The duties of the sanitary department of the medical battalion included organizing two or three times a month, as far as the combat situation allowed, "washing of personnel with a change of underwear." For this purpose, there were mobile baths.
The divisions had their own laundries. The epidemiologist monitored the quality of washing and made sure that the streams of dirty and clean laundry did not mix. If the epidermis was complicated, the linen began to be impregnated with antiparasitic compounds.
Of course, infectious diseases, especially dysentery, which most often affected the young replenishment, could not do without. In this case, it was important to prevent the development and increase of infections [2].
That is why the evacuation of infectious patients to rear hospitals, as a rule, was not allowed: their treatment was carried out in infectious mobile field hospitals.
Sanepidrazvedka also provided sanitary services for troops when traveling by rail, road, and water transport. This became especially important when the troops began to move forward.
In the liberated territories, where infrastructure was often completely destroyed, polyclinics and hospitals were destroyed, there was a direct threat of the spread of parasitic typhus and other infectious diseases. Sometimes the Nazis resorted to deliberately infecting the population, so that the infection incapacitated the advancing troops.
In these cases, the institute of emergency anti-epidemic commissions was widely used, especially the strenuous work of the military medical service was required to detect, isolate and provide treatment for patients, disinfect the territory, create and equip field hospitals for the treatment of soldiers.
In May 1942, in each polyclinic, the post of deputy head physician for epidrabot was introduced, training of activists — sanitary inspectors was organized, who conducted yard rounds, sent to hospitalization of all temperature-related patients, disinfected foci of infectious diseases.
They actively participated in the work of polyclinics and sanitary stations, the number of which increased from 1,760 to 2,400 during the first two years of the war. Public health inspectors and employees of the Red Cross and Red Crescent Society were involved in the work.
Thus, a system was created to ensure the reliability of the quarantine barrier for railway communication.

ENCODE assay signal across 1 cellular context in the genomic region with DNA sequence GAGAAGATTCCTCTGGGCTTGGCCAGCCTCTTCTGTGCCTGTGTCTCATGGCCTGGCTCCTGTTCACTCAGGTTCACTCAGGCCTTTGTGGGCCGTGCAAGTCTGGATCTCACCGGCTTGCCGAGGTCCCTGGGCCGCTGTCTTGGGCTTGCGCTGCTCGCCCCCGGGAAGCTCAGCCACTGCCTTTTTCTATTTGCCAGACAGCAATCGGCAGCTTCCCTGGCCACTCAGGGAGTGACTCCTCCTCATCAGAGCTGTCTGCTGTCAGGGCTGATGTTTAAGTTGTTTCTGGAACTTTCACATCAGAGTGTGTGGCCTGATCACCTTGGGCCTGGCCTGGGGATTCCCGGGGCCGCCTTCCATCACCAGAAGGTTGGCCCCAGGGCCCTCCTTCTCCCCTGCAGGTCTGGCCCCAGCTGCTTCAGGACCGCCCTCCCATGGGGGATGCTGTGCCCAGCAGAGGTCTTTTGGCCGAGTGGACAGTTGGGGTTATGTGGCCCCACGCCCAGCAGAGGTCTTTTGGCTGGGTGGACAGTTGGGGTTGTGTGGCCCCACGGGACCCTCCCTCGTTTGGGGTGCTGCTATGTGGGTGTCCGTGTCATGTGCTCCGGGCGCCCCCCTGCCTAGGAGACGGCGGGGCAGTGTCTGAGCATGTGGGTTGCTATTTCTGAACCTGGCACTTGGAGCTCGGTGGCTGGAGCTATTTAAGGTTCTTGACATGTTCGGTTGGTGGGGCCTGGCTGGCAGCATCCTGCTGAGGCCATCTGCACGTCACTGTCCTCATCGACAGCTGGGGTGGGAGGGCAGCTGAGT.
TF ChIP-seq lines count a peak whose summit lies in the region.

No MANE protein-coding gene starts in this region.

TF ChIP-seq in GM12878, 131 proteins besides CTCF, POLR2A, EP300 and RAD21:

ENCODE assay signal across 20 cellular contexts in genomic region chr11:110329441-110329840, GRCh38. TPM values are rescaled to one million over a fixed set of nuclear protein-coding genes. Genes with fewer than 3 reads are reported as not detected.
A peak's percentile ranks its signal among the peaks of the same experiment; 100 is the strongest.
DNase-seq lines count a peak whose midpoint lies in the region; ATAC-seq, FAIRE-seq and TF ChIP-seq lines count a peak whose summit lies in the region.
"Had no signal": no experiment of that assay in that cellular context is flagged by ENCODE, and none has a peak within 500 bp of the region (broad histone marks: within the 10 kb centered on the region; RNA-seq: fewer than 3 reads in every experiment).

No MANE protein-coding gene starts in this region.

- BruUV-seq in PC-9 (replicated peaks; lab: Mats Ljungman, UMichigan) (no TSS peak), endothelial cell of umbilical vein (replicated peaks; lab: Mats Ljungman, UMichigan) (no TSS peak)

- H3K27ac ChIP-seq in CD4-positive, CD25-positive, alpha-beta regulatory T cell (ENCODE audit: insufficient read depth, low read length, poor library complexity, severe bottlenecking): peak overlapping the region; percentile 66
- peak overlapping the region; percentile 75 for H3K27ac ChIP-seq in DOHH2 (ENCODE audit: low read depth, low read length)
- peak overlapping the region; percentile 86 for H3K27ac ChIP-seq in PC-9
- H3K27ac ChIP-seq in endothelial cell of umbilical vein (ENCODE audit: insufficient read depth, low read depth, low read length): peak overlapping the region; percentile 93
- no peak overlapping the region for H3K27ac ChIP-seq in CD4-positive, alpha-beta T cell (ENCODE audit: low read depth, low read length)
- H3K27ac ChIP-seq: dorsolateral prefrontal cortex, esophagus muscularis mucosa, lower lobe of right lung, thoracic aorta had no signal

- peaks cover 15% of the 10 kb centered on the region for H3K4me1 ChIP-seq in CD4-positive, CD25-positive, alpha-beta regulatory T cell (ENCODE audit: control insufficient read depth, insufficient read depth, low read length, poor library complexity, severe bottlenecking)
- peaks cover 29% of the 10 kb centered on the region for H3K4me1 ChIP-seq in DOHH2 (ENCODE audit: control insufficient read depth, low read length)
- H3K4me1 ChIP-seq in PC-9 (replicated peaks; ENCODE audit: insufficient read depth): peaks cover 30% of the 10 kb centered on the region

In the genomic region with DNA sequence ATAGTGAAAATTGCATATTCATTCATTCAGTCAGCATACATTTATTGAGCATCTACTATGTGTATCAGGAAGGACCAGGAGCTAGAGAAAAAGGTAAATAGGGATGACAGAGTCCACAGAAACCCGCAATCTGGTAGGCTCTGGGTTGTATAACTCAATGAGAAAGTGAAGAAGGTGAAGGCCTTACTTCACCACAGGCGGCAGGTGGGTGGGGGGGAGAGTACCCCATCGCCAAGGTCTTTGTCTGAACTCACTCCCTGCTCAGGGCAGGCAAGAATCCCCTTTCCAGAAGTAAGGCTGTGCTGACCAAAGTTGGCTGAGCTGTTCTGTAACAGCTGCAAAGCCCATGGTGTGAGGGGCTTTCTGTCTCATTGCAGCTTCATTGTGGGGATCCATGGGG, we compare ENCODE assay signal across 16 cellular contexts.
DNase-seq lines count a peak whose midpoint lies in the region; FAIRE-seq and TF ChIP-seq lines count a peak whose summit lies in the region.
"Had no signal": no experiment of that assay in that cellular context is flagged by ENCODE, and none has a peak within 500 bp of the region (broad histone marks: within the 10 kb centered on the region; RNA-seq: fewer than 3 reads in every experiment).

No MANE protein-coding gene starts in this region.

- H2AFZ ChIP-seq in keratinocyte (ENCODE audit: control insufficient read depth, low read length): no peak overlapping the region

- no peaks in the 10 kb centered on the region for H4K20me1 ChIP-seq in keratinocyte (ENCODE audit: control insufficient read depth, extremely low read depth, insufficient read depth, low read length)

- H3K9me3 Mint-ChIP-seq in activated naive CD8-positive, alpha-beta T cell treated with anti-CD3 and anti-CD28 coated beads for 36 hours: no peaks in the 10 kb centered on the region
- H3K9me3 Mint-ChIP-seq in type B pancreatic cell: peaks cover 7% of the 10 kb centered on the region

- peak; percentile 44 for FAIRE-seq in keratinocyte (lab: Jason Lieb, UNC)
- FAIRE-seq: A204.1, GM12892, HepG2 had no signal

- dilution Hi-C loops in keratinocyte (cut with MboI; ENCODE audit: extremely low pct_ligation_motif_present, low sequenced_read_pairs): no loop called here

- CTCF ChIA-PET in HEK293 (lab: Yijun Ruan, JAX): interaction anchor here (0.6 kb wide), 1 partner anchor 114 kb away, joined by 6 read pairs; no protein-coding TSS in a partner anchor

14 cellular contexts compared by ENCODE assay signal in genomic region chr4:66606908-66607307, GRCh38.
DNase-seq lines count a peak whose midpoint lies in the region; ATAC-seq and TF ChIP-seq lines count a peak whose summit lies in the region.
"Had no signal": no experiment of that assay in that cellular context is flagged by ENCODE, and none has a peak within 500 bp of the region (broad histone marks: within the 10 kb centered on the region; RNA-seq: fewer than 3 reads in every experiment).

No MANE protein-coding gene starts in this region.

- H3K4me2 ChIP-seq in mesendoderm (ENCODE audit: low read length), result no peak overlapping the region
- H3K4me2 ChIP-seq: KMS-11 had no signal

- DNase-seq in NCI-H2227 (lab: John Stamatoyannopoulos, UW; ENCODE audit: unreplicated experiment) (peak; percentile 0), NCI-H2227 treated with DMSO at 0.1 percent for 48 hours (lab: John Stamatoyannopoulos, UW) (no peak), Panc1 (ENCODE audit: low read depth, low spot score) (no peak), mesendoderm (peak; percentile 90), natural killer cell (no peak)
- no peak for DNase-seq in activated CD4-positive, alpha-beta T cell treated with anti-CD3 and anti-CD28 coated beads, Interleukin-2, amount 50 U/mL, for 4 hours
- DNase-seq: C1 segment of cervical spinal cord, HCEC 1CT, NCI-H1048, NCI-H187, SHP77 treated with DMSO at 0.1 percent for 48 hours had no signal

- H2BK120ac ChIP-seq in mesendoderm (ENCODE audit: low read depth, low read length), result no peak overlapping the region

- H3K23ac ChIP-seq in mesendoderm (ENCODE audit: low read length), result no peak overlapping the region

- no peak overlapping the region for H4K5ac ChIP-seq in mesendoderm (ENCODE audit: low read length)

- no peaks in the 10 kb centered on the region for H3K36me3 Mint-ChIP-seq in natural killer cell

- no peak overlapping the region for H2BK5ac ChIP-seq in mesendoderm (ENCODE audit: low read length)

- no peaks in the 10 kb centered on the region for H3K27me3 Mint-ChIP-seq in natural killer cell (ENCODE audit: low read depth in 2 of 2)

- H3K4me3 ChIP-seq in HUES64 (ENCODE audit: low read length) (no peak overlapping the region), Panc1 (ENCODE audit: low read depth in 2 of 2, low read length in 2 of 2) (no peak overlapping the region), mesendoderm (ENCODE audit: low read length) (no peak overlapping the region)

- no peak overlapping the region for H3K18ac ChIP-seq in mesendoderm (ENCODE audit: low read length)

The fact that the work of military epidemiologists, hygienists and sanitary services was successful is evidenced by the figures: the share of infectious diseases in the total incidence was only 9%, of which dysentery — 4.4%, typhus — 2.7%, typhoid and paratyphoid — 0.6%. During the war, 72.3% of the wounded and more than 90% of the sick were cured.
The efforts of doctors and health workers did not go unnoticed. CCCP orders and medals for the period 1941-1945 were awarded to more than 116 thousand military doctors and 30 thousand civil health workers. 47 people were awarded the highest award — the title of Hero of the Soviet Union. More than 20 military doctors during the Great Patriotic War became laureates of the CCCP State Prize.
It was their work and the superiority of prevention that led to the successful elimination of the plague in the Great Patriotic War.


About the authors

Elizabeth Ryaskova

Voronezh State Medical University named after N.N.Burdenko

Author for correspondence.
Email: ryaskova.liza@yandex.ru
ORCID iD: 0009-0008-9335-2860

2nd year student of the Faculty of Medicine

Russian Federation, 10 Studentskaya str., Voronezh, 394036, Russia

Elena Serafimovna Semenikhina

Voronezh State Medical University named after N.N.Burdenko

Email: lenalev@yandex.ru

teacher of foreign languages

Russian Federation, 10 Studentskaya str., Voronezh, 394036 Russia


  1. Коробкова Е. И. Живая противочумная вакцина [Текст]: (Теория и практика иммунопрофилактики чумы). - Москва: Медгиз, 1956. – С. 27-31.
  2. Лебедев, С. М. Вклад советской военной и гражданской медицины в разработку вакцин в годы Великой Отечественной войны / С. М. Лебедев, М. О. Сафронов // Военная медицина. - 2015. - № 4 [Роль военной медицины в достижении победы в Великой Отечественной войне 1941-1945 гг. : материалы воен.-истор. конф. с междунар. участием студентов, курсантов, слушателей и молодых ученых, посвящ. 70-летию Победы Советского народа в Великой Отечественной войне 1941-1945 гг., Минск, 25 марта 2015 г.]. – С. 12-13.